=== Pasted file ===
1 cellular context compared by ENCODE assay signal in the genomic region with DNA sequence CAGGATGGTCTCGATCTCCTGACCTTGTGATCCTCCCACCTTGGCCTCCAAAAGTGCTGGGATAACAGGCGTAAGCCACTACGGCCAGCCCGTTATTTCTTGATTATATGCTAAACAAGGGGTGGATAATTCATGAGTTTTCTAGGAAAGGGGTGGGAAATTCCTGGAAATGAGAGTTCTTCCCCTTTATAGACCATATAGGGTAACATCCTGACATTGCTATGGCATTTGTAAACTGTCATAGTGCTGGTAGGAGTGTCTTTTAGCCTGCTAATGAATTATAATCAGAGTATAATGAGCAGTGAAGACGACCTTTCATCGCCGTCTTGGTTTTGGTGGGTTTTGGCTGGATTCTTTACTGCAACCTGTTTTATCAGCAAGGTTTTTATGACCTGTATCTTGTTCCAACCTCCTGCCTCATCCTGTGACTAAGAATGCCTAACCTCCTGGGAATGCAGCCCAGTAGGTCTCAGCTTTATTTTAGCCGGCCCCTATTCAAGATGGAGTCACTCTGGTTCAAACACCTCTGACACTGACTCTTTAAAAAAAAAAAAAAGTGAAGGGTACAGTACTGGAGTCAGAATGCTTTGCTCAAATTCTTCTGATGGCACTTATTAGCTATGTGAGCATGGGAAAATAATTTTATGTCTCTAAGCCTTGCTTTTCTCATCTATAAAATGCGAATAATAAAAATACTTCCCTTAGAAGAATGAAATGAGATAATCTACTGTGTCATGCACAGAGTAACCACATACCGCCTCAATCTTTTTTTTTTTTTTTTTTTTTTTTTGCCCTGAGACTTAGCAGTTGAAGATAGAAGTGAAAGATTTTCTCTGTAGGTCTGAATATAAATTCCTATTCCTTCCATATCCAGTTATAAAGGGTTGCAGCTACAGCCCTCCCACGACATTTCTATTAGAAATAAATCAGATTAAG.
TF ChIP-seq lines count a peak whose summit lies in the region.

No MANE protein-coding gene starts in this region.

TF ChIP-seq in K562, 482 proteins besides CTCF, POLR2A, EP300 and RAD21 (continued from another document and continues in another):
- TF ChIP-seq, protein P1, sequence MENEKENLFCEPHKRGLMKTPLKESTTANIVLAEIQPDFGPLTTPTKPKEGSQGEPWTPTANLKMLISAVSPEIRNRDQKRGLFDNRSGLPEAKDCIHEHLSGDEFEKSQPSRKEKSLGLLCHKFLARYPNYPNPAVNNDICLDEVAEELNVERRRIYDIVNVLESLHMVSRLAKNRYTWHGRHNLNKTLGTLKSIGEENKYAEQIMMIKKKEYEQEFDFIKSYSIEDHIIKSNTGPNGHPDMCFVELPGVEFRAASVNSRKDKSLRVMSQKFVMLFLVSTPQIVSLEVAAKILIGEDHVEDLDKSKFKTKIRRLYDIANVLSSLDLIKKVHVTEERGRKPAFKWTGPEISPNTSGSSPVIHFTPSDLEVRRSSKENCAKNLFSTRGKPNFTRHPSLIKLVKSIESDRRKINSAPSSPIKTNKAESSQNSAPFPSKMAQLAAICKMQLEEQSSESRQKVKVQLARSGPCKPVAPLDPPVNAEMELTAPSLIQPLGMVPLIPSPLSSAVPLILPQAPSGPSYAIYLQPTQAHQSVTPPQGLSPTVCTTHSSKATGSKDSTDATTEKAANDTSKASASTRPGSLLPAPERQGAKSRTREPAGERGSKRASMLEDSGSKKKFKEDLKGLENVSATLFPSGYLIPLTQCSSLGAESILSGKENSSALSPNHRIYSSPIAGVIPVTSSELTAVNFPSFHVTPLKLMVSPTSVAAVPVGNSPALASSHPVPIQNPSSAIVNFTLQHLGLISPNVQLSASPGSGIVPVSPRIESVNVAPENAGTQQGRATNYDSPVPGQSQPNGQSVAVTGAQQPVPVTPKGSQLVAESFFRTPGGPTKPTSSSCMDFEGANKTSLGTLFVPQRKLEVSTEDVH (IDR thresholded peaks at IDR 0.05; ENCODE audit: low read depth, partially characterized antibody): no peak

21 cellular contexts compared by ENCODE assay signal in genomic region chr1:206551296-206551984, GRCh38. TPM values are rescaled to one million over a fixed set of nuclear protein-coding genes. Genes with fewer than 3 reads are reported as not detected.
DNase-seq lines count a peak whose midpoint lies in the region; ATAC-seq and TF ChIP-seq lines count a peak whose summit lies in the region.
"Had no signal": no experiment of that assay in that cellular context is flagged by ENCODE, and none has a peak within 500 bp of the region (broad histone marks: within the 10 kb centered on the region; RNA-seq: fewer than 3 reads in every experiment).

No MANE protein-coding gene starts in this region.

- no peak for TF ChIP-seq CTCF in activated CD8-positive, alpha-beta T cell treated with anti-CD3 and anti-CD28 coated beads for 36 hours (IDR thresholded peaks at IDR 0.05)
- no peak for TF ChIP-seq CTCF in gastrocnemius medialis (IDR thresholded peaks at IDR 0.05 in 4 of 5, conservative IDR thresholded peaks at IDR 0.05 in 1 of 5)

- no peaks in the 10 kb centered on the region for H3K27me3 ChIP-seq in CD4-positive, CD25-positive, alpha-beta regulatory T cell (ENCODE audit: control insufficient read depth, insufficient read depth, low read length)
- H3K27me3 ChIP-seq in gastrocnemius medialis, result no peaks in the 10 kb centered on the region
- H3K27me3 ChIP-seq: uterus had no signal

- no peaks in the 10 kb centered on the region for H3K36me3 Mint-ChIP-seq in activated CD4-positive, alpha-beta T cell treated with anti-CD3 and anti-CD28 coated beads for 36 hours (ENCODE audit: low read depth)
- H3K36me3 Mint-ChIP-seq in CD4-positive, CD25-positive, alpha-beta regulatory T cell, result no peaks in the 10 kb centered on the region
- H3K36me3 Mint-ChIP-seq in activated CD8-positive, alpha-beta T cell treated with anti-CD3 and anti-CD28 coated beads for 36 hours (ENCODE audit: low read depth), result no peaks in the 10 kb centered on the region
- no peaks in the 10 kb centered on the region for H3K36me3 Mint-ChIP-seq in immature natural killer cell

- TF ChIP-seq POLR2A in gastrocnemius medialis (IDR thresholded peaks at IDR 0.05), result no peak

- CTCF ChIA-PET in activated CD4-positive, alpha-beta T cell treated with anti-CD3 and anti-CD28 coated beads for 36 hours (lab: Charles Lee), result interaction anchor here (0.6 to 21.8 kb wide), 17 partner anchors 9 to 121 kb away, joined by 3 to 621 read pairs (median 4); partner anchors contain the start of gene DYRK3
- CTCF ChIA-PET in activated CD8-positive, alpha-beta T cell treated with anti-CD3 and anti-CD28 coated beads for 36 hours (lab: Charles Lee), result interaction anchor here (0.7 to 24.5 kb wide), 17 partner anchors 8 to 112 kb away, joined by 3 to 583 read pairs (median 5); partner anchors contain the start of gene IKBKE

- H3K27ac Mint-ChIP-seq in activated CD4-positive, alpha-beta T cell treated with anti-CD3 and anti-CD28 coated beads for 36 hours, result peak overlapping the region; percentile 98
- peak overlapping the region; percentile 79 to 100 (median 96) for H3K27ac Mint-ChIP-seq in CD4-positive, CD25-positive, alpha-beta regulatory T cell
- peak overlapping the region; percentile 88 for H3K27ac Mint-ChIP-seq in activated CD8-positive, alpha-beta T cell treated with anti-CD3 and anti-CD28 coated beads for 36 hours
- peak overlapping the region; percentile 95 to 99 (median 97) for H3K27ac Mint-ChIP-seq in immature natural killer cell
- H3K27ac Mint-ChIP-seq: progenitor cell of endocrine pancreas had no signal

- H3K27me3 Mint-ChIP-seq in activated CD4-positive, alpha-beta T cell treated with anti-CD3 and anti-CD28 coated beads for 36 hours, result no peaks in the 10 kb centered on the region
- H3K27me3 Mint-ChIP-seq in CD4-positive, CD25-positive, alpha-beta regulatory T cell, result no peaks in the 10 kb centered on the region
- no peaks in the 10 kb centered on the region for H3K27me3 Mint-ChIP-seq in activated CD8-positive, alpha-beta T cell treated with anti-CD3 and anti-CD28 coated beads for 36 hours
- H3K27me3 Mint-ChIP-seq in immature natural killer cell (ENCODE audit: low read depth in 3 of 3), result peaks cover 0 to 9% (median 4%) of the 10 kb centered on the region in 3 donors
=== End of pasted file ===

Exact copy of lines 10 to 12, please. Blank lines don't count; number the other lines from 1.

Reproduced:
- no peak for TF ChIP-seq CTCF in activated CD8-positive, alpha-beta T cell treated with anti-CD3 and anti-CD28 coated beads for 36 hours (IDR thresholded peaks at IDR 0.05)
- no peak for TF ChIP-seq CTCF in gastrocnemius medialis (IDR thresholded peaks at IDR 0.05 in 4 of 5, conservative IDR thresholded peaks at IDR 0.05 in 1 of 5)

- no peaks in the 10 kb centered on the region for H3K27me3 ChIP-seq in CD4-positive, CD25-positive, alpha-beta regulatory T cell (ENCODE audit: control insufficient read depth, insufficient read depth, low read length)